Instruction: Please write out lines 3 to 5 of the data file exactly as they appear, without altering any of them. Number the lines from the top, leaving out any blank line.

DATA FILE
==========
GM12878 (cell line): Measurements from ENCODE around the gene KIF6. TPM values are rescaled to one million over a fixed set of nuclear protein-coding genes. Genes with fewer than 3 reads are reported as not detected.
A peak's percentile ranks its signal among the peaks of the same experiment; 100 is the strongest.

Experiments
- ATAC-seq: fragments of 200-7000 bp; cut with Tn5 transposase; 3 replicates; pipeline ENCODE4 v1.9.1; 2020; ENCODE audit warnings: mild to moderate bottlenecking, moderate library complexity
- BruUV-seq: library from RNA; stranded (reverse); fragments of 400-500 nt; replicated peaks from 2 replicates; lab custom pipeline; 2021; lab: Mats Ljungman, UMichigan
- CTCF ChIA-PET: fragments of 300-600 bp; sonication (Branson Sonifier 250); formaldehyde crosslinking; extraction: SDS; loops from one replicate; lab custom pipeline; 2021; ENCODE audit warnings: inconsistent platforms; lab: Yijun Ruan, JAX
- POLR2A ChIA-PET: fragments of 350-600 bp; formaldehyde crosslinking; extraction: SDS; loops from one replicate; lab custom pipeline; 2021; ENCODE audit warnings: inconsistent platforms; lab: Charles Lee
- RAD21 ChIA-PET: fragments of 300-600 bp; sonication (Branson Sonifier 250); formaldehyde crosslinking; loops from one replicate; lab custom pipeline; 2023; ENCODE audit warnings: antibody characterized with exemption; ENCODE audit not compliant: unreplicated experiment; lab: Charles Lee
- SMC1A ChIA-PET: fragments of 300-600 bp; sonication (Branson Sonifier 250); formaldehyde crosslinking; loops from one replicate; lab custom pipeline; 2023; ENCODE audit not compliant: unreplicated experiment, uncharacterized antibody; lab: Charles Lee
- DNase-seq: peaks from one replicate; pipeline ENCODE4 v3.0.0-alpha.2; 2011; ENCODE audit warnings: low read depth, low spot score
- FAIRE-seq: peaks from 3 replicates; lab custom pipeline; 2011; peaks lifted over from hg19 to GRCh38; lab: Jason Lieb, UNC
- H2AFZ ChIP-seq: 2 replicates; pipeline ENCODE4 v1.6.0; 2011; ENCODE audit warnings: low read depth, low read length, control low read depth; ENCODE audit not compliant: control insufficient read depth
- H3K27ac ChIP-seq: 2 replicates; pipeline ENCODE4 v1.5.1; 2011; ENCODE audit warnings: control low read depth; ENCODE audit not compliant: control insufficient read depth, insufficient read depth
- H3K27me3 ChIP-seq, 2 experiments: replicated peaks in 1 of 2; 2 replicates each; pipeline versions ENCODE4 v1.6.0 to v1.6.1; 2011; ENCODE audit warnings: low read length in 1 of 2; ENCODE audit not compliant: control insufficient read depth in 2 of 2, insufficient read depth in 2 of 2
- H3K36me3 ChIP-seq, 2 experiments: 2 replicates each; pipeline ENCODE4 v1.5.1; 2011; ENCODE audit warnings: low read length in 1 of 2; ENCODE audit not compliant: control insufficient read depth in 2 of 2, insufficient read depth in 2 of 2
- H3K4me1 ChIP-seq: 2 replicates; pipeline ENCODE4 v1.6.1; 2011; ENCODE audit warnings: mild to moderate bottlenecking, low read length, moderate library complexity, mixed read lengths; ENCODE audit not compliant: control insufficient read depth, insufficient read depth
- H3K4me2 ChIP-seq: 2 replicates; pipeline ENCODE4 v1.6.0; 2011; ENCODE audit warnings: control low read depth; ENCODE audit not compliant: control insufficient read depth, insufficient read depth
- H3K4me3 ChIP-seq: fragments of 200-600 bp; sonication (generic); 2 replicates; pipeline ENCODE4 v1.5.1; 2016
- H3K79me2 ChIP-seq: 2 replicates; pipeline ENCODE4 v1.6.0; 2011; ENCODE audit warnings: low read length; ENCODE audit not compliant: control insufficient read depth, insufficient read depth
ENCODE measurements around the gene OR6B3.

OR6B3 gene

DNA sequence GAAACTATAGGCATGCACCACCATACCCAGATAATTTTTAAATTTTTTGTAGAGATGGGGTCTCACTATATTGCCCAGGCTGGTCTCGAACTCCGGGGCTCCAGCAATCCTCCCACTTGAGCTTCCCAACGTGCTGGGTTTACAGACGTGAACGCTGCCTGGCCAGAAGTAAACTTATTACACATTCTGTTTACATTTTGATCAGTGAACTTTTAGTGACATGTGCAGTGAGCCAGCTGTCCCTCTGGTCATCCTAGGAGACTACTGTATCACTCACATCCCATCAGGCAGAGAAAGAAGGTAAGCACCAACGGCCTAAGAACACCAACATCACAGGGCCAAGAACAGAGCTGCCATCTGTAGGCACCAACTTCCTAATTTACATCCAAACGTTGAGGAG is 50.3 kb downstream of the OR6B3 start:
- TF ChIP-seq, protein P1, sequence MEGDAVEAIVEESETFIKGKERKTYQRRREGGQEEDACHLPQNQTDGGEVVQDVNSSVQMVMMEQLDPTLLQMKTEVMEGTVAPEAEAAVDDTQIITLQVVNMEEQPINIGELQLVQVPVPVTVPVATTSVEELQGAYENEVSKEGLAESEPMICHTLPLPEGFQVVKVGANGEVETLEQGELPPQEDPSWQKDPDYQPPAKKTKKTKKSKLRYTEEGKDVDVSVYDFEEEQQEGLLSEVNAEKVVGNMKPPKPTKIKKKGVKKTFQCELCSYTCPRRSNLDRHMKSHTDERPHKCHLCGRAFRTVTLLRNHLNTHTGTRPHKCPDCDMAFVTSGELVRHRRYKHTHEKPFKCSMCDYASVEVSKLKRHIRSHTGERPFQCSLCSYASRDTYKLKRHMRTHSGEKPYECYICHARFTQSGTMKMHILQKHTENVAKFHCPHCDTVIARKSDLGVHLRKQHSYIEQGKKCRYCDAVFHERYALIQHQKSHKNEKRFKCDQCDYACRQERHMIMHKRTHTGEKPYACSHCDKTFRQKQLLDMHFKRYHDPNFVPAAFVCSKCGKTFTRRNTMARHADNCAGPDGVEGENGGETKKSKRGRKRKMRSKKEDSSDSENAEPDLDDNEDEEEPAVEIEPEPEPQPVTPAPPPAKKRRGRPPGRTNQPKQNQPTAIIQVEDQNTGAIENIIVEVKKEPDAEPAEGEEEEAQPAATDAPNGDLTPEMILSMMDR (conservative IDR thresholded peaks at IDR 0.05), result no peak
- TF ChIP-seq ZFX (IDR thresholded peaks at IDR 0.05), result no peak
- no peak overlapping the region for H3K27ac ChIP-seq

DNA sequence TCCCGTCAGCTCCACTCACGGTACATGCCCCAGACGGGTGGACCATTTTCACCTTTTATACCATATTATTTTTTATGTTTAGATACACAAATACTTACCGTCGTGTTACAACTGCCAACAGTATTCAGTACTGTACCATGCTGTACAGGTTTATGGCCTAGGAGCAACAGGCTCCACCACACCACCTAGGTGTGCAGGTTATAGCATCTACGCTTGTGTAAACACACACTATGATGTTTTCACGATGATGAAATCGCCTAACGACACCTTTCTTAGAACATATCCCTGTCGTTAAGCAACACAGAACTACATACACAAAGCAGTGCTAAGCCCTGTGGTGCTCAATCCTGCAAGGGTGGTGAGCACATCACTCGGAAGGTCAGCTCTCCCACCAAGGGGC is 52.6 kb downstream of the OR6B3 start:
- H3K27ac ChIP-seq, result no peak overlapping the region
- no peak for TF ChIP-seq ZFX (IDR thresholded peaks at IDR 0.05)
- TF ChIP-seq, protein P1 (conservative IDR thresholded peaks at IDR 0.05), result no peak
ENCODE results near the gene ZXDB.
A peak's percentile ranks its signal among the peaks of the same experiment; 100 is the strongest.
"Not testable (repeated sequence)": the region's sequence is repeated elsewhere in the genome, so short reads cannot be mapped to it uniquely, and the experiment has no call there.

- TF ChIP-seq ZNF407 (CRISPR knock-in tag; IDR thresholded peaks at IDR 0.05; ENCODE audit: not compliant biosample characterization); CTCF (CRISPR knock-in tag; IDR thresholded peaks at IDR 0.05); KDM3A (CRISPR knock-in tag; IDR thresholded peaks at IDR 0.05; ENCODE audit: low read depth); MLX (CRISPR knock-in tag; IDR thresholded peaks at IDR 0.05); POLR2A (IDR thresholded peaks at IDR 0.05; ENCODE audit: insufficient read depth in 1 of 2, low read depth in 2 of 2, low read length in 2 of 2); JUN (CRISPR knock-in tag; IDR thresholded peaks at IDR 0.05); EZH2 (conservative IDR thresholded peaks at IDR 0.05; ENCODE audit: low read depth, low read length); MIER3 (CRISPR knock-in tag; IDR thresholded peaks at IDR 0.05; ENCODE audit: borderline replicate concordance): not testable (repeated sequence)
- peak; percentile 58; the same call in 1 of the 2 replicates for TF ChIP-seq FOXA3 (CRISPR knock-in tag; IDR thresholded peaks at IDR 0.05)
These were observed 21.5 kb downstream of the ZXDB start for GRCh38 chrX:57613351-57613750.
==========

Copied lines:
Experiments
- ATAC-seq: fragments of 200-7000 bp; cut with Tn5 transposase; 3 replicates; pipeline ENCODE4 v1.9.1; 2020; ENCODE audit warnings: mild to moderate bottlenecking, moderate library complexity
- BruUV-seq: library from RNA; stranded (reverse); fragments of 400-500 nt; replicated peaks from 2 replicates; lab custom pipeline; 2021; lab: Mats Ljungman, UMichigan